Debate is continuing for a third day Friday at the United Nations
General Assembly in New York City, with more than 20 world leaders
scheduled to speak.
Zimbabwean President Robert Mugabe was Friday's first speaker, and he accused Western nations of imposing "illegal sanctions" on his country.
Mr. Mugabe said foreign powers had been working "strenuously" to divide parties in what he called Zimbabwe's "inclusive" government. He called on Western governments to stop what he said were their "filthy," "clandestine" and "divisive" practices. He did not name specific countries.
In February, Mr. Mugabe entered into a unity government with Prime Minister Morgan Tsvangirai, a former opposition leader. Mr. Tsvangirai has accused politicians loyal to Mr. Mugabe of continuing to violate laws and ignore international treaties.
Later Friday, Somali President Sheikh Sharif Sheikh Ahmed told the assembly that "foreign elements" had joined the ranks of rebels who are trying to overthrow his government.
The Somali leader said his government is determined to continue political dialogue, which he said is open to all parties in the country - including rebels. However, he said the "rebels believe only in firepower."
Insurgent groups have been trying to topple Somalia's fragile government and set up an Islamic state. The groups control much of southern Somalia, including large parts of the capital, Mogadishu.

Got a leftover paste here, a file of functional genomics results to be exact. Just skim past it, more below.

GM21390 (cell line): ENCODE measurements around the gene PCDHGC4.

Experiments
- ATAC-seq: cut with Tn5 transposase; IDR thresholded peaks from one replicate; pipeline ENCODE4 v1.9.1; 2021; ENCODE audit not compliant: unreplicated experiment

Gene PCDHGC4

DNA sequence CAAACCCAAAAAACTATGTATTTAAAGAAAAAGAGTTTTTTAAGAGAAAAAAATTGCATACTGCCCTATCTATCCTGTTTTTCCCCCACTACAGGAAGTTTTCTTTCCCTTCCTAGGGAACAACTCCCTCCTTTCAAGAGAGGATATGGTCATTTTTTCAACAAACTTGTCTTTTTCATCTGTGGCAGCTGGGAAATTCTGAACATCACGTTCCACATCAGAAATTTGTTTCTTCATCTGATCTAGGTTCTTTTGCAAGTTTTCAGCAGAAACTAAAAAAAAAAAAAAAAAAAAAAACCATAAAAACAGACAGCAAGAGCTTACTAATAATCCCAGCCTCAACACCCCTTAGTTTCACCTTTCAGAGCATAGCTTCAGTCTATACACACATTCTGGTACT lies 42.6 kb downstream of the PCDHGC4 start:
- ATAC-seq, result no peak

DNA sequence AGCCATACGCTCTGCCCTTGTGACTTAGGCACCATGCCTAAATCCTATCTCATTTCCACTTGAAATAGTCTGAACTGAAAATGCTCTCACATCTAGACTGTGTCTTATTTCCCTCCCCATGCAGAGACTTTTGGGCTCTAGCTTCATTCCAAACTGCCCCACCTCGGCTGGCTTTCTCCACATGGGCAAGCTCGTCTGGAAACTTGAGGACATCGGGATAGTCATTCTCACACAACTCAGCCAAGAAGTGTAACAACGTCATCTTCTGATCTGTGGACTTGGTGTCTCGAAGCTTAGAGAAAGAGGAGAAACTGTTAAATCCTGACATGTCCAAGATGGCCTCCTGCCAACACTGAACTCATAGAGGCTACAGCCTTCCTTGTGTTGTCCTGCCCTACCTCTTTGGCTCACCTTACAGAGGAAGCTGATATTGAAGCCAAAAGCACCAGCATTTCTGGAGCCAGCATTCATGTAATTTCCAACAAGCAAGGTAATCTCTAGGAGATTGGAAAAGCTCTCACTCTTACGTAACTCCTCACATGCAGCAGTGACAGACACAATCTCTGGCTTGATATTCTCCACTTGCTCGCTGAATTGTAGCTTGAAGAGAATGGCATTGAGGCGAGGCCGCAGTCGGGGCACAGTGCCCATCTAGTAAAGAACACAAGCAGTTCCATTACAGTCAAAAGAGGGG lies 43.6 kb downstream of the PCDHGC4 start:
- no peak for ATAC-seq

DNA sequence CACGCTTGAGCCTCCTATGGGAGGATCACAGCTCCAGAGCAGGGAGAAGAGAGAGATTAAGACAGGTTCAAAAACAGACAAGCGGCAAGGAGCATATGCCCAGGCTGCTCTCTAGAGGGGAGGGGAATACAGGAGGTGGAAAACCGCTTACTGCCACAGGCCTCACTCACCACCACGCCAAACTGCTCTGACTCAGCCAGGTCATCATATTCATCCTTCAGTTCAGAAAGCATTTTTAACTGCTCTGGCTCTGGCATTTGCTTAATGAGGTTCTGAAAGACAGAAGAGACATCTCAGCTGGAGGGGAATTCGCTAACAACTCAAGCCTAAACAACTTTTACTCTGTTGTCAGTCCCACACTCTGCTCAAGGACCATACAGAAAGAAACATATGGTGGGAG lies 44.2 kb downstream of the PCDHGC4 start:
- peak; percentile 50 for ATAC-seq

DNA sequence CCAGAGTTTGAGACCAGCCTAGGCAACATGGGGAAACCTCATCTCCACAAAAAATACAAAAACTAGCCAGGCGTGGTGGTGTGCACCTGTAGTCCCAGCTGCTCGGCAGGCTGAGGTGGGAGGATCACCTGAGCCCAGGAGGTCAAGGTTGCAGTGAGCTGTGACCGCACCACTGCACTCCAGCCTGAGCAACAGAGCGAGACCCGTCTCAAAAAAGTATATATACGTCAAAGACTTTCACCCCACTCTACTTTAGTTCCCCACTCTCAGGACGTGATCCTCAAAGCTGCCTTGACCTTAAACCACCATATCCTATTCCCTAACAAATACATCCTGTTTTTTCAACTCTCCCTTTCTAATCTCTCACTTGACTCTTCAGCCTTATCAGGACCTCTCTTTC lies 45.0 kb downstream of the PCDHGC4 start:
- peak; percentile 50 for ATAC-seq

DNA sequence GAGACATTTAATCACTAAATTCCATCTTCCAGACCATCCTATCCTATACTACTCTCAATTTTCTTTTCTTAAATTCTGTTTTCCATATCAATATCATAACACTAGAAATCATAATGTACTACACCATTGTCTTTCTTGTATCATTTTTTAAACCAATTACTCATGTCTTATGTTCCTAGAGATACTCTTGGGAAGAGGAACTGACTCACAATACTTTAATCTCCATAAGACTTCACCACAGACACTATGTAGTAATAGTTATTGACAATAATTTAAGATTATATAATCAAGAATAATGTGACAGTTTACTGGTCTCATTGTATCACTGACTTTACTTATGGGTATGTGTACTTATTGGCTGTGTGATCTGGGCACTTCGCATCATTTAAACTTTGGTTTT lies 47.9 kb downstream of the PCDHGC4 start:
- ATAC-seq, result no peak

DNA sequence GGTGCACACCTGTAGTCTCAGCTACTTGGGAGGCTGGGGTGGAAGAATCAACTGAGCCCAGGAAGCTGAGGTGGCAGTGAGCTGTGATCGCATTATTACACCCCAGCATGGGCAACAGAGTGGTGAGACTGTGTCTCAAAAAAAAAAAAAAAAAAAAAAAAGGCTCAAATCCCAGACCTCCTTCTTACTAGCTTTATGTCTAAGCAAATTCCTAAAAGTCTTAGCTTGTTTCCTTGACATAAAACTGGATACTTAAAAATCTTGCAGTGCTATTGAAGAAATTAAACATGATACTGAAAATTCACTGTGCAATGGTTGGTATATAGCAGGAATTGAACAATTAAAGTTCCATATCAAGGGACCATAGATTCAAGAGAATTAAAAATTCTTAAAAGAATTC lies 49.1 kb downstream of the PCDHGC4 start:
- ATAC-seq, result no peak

Ivory Coast President Laurent Gbagbo has also addressed the world body. He said the Ivory Coast is working to free itself from debt, which he said has "cast a cloud" over the country's goals.
Mr. Gbagbo also said many "small, fragile" African countries are overburdened with debt as a result of foreign loans taken out between the 1960s and 1980s. He called on world powers to help African countries reduce debt.
Madagascar's Andry Rajoelina and Kenyan Prime Minister Raila Odinga are among the other African leaders scheduled to address the General Assembly Friday.
Israeli Prime Minister Benjamin Netanyahu and Venezuelan President Hugo Chavez spoke Thursday. Mr. Netanyahu said Iran poses a threat to world peace, and that its "fanatic" regime should not be allowed to obtain nuclear weapons.
Mr. Chavez called on U.S. President Barack Obama to lift the U.S. trade embargo on Cuba. He also called for the removal of U.S. troops from Colombia's military bases, saying the arrangement is a threat to peace in South America.
Libyan leader Moammar Gadhafi denounced the U.N. Security Council, defended the Taliban, and critiqued historic events during a rambling, 96-minute speech.
Iranian President Mahmoud Ahmadinejad gave a lengthy discourse on religion, humanity, and what he sees as the world's ills - mainly capitalism, Zionism and liberalism.